1. Managing employees effectively: The skill-will matrix

Managing employees effectively: The skill-will matrix

Placing employees on the four quadrants of ‘high skill-high will’; ‘high skill-low will’; ‘low skill-high will’; and ‘low skill-low will’ can help determine the right management approach for given staff members

Published: December 28, 2015 12:02 AM

Management of human resources is one of the imperatives for productivity. Among other tools, the Skill-Will matrix is one of the best. The management tool was made popular by Max Landsberg in his book “The Tao of Coaching”.

The tool is used to determine the best management approach for given staff members. The approach is based on two metrics: the level of their skill and the level of their will. Some crucial questions pertaining to staff management can be answered through this matrix. The person’s reliability on his own work or skills to complete the task, the willingness of the person to complete the task and other such critical questions can be answered by the application of this method.

The theoretical methodology is to place each staff member on a graph formed by the axis of skill and will. Depending on the level of skills, i.e. high or low, and the level of willingness, each member can be plotted on the graph. The four quadrants where the employees can be placed are high skill-high will; high skill-low will; low skill-high will; and low skill-low will. Depending on the position of an individual on the respective quadrants, management strategies can be applied on employee for holistic growth of both employees and the organisation.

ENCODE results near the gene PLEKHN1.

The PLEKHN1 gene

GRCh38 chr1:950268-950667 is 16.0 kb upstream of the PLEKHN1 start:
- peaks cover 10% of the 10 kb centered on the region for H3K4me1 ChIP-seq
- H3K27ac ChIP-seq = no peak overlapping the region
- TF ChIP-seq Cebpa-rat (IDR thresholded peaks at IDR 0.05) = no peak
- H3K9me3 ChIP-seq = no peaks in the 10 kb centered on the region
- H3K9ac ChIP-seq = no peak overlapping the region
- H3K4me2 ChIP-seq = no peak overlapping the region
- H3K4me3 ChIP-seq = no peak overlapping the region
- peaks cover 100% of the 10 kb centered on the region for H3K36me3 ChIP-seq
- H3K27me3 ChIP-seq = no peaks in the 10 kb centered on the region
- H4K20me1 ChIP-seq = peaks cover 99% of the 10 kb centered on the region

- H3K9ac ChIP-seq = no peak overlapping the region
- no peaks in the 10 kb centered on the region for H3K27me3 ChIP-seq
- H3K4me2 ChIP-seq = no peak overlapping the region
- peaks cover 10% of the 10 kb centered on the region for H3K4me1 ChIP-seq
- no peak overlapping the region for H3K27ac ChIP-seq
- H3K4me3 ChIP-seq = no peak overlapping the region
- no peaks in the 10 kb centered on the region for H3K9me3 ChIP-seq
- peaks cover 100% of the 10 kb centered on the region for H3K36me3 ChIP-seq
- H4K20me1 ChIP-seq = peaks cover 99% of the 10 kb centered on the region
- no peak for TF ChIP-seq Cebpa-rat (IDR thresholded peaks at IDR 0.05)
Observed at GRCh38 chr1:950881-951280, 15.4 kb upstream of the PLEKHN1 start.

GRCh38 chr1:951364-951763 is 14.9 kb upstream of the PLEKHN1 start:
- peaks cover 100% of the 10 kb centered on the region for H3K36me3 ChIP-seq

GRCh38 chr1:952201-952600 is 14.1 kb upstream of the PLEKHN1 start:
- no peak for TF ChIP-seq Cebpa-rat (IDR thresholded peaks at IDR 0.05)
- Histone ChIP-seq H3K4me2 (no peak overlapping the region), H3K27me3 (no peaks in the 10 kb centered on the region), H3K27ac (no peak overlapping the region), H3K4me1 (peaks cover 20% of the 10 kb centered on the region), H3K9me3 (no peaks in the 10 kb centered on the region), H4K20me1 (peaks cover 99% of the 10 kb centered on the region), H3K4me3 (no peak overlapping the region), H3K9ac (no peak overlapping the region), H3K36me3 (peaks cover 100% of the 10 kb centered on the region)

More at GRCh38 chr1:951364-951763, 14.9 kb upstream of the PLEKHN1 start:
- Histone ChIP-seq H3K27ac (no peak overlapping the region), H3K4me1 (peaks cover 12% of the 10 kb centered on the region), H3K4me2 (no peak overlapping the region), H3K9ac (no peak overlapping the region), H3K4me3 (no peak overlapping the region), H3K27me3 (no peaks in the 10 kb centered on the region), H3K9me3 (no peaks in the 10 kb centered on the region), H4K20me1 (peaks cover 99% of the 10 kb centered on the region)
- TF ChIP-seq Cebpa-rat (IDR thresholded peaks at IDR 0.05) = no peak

For employees with low skill-low will combination, the manager’s role is crucial and comprises of both taking charge and monitoring employees. Supervision of employees implies strong guidelines, control and decision-making.

For employees with high skill-low will, the manager must induce confidence and enthusiasm in the workers and, for that, coaching is needed. The coach should try to motivate employees to take charge of their skills.

For employees with low skill-high will, management ‘support’ is crucial. It should be aimed at directing and channelling an employee’s actions and supporting them on their decisions.

For employees with high skill-high will, delegation is required. Such employees are the easiest to manage. The manager must provide a lot of leeway and responsibilities to such employees, even though the management must follow them closely. To keep up their motivation, challenging goals must be set for them.

The Skill-Will matrix is one of the best methods of managing human resource optimally and the outcomes of this methodology are generally fruitful. However, while utilising this methodology, it must be emphasised that the evaluation is unbiased. For this, the process should be carried out at regular intervals so that the plan of action can be effective and agile.

By Arpit Prakash Mathur

The author is founder & CEO, Talific Consulting

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